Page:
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Four steps for avoiding the “Internal Communication measurement trap”

BY Mike Klein

Measurement.  For many years, measurement has been a source of frustration when it comes to internal communication and organizational alignment.

Now, internal communication platforms and email tools offer a variety of embedded analytics and the ability to measure certain predetermined activities: clicks, open rates and adoption being the most obvious.

Embedded analytics can be helpful in adding numbers to the internal communication story. But using them without strategic intent and thought makes them a potential trap for internal communication pros.

It’s a trap that can actually limit the power and impact of internal communication measurement activity by emphasizing what’s easier to measure over what’s meaningful to measure. 

To avoid this trap, here are four measurement tips that will help your objectives and ambitions drive the process, rather than have it be driven by what’s easier to measure.

• Drive the measurement agenda - choose what gets measured.

• Don’t benchmark, baseline. • There’s another trap that a lot of organizations fall into - the desire to benchmark performance and attitudes relative to “similar” companies - sector competitors, other large companies based in the same country being popular targets. A real pitfall of benchmarking is the need to use common questions (or, even acommon research vendor) rather than to ask questions that are specific to an organization’s own reality and context. • Baselining is far more important - asking a given question before the organization or its communicators starts take action to address the issue being examined.  Good baselining and tracking allows the ability to measure the impact of your involvement over time - and also the impact of specific one-off interventions.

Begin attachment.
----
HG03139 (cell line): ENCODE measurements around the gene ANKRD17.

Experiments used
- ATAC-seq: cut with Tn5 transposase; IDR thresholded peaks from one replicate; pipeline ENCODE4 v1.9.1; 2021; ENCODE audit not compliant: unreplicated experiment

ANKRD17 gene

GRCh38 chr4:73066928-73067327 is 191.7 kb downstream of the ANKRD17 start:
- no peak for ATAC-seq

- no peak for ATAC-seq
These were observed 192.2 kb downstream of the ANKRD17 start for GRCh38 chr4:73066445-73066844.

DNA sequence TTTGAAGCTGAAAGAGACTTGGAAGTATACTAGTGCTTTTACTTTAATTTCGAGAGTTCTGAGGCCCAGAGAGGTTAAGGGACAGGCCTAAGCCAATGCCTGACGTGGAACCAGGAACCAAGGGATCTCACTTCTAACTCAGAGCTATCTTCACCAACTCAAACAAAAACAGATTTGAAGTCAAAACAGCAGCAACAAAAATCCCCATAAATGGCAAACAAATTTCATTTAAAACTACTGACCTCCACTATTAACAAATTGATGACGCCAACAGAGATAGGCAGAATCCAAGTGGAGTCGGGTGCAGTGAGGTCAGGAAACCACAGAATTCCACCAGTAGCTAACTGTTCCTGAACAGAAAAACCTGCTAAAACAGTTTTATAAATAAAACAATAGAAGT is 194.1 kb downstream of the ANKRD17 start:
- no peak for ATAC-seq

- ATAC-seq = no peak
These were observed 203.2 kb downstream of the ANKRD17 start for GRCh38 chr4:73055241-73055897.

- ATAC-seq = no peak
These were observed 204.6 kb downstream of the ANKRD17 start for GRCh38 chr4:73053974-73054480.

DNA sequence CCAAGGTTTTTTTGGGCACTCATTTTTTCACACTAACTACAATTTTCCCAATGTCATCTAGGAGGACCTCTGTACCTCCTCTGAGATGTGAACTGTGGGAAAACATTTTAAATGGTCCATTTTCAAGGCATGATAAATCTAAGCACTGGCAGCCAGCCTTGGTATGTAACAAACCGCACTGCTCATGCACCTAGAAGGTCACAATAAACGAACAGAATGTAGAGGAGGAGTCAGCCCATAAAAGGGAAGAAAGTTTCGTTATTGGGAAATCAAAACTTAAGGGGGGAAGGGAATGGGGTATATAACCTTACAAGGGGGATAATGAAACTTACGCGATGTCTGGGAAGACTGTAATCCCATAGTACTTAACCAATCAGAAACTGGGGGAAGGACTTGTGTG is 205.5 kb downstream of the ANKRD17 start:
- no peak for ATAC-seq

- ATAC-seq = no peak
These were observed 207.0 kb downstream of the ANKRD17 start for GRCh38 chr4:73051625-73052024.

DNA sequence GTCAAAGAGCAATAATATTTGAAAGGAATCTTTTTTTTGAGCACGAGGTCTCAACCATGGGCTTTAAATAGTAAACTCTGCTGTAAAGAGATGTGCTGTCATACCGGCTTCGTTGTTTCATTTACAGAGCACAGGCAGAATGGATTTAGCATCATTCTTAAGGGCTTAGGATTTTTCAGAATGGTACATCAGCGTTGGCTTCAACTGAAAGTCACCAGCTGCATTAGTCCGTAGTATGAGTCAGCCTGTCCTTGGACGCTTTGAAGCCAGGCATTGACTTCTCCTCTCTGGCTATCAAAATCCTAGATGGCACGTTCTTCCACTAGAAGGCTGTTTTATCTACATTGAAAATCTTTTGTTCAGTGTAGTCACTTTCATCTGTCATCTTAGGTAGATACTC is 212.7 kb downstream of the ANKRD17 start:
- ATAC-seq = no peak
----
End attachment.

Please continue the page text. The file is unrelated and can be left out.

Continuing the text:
• Use different types of questions and measures • There are a lot of different data sources available to an enterprising communicator.  Aside from embedded analytics, one can use surveys to address different types of questions: open-ended questions (where participants are given limited guidance about answers), open-ended lists (where participants are asked to supply several different answers), closed-ended questions where participants select the “right” answer, and ranked lists which test alignment in direct way. 

• One approach not to use: don’t ask people what they think they know • Earlier in my career, when I was working on organizational change programs with certain (nameless) large consultancies, I was stunned by the surveys they used.  They would ask questions like “Have you heard about the change?” and my personal favorite: “Do you understand the change?: • Aside from being non-specific about what “change” they were asking about, these questions asked participants to out themselves as ignorant, stupid or both. Don’t do this. Better to ask another type of question and see how close people are to the official explanation of what they are being asked about.

Measurement is an activity that has tremendous potential to support internal communicators in delivering more effectively, and help them prove their value more convincingly to senior leadership and management. 

But to do that successfully, communication pros need to avoid the “measurement trap” that easily accessed data with limited relevance can set.   By following these four steps, IC pros can raise their game - and have the words and numbers at hand that demonstrate their impact.

If you want to navigate and find opportunities in the worlds of measurement, strategy, content or messaging in internal communication, let’s talk.  Schedule a conversation with Mike Klein.

Mike Klein

Internal communications pro with a bent towards increasing impact while reducing noise and friction. Former US political consultant, London Business School MBA. Tribal loyalties include IABC, EACD, Tottenham Hotspur FC and the Wisconsin Badgers.

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1 thought on “Four steps for avoiding the “Internal Communication measurement trap””

  1. There’s some very worthy thoughts here but how does this look in practice? I appreciate you might leave that detail for ‘the call’ you suggest at the end of this, but even just one or two examples would help with the understanding of the points you put forward.

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